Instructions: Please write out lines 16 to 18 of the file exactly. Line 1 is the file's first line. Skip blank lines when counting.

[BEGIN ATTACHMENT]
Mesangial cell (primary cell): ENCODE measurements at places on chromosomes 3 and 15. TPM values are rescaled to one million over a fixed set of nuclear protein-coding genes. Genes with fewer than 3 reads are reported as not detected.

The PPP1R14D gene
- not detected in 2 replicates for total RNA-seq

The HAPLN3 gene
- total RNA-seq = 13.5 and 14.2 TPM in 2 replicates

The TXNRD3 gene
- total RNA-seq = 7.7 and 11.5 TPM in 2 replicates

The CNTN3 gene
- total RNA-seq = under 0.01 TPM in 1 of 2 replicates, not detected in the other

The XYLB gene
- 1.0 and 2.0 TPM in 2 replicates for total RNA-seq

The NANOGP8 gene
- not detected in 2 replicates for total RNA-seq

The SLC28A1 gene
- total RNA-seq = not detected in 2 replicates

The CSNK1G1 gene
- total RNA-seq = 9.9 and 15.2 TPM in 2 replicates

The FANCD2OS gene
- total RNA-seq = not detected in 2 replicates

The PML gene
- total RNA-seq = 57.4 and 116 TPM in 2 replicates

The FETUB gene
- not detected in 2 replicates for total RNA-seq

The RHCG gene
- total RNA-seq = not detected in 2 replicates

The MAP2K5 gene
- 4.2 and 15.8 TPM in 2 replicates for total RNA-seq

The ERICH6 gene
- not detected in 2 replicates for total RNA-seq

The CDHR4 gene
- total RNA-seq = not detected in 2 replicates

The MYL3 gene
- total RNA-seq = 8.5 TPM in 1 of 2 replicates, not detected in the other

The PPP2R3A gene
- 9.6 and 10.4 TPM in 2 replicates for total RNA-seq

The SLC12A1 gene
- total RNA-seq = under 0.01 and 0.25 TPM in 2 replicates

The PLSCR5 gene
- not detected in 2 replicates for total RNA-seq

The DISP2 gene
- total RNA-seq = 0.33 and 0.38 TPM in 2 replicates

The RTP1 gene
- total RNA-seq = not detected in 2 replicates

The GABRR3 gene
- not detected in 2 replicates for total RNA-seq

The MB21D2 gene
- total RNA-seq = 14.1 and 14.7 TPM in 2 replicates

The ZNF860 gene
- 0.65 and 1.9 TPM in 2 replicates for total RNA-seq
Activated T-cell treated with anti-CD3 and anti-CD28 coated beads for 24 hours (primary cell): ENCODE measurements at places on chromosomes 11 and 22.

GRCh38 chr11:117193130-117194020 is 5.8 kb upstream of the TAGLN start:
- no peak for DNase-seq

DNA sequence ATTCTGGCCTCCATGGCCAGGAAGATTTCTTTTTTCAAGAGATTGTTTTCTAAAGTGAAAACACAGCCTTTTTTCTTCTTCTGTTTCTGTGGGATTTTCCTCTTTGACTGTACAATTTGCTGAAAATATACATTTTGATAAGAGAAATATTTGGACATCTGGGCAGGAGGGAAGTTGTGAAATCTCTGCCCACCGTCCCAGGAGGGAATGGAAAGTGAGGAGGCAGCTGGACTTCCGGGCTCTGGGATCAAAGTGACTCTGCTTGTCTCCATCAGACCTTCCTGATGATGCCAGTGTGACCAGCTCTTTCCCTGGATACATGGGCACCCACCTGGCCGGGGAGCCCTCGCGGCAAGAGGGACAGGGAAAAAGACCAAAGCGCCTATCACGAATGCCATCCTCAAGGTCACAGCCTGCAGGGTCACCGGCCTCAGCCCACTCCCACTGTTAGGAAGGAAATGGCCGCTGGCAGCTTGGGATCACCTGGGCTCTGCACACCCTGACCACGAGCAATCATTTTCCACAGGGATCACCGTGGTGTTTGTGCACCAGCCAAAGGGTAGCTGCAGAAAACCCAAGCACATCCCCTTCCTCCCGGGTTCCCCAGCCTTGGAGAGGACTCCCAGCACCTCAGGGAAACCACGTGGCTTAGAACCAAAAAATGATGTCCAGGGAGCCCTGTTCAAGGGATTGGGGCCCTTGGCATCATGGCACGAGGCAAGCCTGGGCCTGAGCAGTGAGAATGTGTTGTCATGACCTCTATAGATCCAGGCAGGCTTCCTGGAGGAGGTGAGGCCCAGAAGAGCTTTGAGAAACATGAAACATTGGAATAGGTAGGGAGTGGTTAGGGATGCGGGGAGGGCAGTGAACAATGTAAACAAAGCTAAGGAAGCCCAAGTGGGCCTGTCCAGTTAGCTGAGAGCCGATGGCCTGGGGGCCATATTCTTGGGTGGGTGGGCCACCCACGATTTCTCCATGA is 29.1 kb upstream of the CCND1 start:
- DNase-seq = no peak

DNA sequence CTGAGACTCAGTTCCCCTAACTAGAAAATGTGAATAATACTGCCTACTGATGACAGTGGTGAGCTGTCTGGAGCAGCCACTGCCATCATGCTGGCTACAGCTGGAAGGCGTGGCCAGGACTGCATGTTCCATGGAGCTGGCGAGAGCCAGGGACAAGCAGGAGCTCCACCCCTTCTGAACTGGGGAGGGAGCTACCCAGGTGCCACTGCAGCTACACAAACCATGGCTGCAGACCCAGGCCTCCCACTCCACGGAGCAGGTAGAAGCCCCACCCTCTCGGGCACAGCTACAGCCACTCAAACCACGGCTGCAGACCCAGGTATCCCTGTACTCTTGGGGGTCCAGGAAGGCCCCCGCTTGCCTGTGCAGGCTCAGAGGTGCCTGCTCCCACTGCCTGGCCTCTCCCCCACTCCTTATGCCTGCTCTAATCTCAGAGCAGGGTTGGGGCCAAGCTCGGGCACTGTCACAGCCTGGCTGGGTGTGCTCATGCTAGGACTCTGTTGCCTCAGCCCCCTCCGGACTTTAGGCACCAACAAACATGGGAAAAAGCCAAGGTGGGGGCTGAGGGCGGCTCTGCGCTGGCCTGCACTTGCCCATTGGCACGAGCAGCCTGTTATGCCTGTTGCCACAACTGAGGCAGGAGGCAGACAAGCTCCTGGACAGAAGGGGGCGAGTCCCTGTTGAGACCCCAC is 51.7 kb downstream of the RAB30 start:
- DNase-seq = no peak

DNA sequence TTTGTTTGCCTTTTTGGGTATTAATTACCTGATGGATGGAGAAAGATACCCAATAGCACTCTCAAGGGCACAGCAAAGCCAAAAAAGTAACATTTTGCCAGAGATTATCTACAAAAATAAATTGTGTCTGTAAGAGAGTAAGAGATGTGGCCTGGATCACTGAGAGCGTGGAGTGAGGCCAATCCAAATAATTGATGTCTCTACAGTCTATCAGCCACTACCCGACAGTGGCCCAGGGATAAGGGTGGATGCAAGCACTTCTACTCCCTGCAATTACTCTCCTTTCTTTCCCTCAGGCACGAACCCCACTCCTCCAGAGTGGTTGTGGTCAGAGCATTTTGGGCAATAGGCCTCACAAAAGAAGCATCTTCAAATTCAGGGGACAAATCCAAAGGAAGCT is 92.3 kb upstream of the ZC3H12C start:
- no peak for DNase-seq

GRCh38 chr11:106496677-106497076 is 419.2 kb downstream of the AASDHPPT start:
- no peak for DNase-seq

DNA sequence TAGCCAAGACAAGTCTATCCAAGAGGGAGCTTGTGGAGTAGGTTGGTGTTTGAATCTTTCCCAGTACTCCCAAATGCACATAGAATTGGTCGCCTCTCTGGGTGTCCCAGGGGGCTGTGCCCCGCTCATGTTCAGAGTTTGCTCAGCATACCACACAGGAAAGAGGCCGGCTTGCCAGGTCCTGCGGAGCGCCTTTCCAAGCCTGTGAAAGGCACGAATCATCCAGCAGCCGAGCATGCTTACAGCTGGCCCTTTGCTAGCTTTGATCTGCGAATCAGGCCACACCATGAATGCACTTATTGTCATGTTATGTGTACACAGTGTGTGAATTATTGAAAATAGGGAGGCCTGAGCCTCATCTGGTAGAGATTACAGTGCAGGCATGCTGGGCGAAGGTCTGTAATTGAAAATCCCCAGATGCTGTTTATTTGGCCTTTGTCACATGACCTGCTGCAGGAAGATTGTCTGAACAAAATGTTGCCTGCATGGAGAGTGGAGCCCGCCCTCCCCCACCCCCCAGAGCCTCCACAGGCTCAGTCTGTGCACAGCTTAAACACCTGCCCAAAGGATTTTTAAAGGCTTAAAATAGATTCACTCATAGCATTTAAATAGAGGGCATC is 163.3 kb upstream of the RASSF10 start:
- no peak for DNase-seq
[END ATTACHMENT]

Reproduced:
The CSNK1G1 gene
- total RNA-seq = 9.9 and 15.2 TPM in 2 replicates

The FANCD2OS gene